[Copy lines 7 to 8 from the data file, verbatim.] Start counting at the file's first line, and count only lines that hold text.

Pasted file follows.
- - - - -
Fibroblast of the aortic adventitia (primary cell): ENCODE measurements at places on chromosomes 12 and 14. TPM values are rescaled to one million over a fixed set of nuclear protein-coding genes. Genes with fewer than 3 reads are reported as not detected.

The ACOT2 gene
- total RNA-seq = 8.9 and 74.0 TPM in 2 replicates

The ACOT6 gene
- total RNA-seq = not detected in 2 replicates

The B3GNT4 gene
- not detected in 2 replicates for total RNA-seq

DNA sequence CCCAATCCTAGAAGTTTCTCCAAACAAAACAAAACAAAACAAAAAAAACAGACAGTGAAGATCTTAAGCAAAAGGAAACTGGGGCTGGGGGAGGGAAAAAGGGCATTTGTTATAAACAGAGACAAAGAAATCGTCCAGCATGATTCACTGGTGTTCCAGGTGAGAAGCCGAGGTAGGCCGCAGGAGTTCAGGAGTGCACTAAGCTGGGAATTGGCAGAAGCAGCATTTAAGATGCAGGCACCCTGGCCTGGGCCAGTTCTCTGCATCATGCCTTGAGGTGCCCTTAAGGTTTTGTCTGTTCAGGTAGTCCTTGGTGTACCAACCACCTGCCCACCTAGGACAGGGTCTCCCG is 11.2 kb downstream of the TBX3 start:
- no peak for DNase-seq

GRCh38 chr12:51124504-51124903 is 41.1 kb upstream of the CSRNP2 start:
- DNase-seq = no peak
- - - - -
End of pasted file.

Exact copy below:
- not detected in 2 replicates for total RNA-seq

DNA sequence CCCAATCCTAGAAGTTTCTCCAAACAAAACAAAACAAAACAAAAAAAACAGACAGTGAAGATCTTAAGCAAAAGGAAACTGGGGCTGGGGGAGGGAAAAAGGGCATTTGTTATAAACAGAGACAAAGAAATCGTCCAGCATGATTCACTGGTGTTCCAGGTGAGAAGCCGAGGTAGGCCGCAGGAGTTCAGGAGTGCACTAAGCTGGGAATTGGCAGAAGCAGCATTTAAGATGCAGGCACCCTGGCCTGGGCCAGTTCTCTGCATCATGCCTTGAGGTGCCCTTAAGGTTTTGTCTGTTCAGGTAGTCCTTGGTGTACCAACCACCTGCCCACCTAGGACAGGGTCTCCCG is 11.2 kb downstream of the TBX3 start: